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An Age-old Dilemma. Ah yes.
There is an age-old debate in software development that rages constantly, and has been again re-ignited with the explosion of mobile development in the last few years. The fundamental argument is whether it is better to develop native applications for a platform (Microsoft Windows, Microsoft Phone, MACOS, iOS) as opposed to utilising a build-once-deploy-many (also known as cross-platform compilation, or platform-agnostic development) which may be achieved with a variety of approaches, all with associated benefits and drawbacks.
The key here is what exactly does better mean? Does it mean faster to develop? Easier to maintain? More robust in production? Makes best use of platform features? It is the definition of what you call better that essentially drives your choice. One of the most famous of all cross-platform languages and platforms is Java. However, without a Java Platform in iOS, one of the largest mobile operating systems, this becomes no longer a viable candidate in this context. Other more recent popular choices have been Adobe Flash (delivered through Adobe Air), PhoneGap, Titanium, Appcelerator and many others. These platforms actually do support a wide selection of mobile devices, and are built for a number of different target application types, but they do so in a variety of ways and to a varying level of success.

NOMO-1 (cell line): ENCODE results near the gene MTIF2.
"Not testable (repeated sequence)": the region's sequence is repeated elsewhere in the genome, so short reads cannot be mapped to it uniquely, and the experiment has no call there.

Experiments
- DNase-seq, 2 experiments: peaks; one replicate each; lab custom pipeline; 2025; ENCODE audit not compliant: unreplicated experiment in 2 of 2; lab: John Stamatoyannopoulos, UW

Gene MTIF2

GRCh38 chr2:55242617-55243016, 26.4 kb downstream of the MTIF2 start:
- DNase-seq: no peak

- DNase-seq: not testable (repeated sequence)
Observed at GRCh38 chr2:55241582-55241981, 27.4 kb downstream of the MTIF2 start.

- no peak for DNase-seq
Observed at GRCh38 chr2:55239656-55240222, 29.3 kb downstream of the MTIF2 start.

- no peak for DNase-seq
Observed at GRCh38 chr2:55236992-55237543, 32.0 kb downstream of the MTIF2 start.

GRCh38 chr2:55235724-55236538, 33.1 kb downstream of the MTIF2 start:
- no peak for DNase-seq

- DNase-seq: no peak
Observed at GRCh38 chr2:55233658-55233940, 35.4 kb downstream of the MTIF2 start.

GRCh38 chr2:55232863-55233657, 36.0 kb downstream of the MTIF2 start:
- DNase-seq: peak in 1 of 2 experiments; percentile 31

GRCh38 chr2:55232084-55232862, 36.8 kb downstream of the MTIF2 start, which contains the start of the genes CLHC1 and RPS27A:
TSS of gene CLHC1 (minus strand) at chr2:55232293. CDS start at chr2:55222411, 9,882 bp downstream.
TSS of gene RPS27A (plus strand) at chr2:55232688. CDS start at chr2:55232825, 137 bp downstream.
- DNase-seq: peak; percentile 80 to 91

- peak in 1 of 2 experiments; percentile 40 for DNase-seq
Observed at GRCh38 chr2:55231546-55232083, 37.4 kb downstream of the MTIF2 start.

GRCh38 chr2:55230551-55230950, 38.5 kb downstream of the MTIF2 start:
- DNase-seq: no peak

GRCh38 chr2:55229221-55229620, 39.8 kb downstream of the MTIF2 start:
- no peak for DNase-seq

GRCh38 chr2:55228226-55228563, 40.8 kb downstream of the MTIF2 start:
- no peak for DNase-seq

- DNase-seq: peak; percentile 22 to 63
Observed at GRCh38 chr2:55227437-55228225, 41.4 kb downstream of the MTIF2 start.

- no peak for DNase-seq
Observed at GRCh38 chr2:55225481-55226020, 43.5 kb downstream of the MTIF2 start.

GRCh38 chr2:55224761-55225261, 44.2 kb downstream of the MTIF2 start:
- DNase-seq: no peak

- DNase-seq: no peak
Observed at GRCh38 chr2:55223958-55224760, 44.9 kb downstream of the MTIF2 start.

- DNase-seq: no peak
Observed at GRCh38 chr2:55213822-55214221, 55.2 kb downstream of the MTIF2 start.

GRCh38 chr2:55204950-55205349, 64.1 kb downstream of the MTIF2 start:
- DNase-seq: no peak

It is therefore important to change the question to a more realistic one, perhaps “which is better to use for a given particular set of requirements?” would be a more worthwhile question.
About the Author:
Andrew Longhorn is the CTO and co-founder of iApps Pty Ltd, a specialist mobile application development company with offices in Australia and Asia. iApps deliver mobile solutions to individuals, companies and government utilising the best tool for the job, via a mobile web app, a cross-compiled binary or a fully native solution for iOS, Android, Blackberry and Windows. Andrew has a wealth of corporate and government systems integration and experience from spending the last 25 years in software engineering with companies such as Accenture, British Aerospace, Aspect (KAZ), and EMC.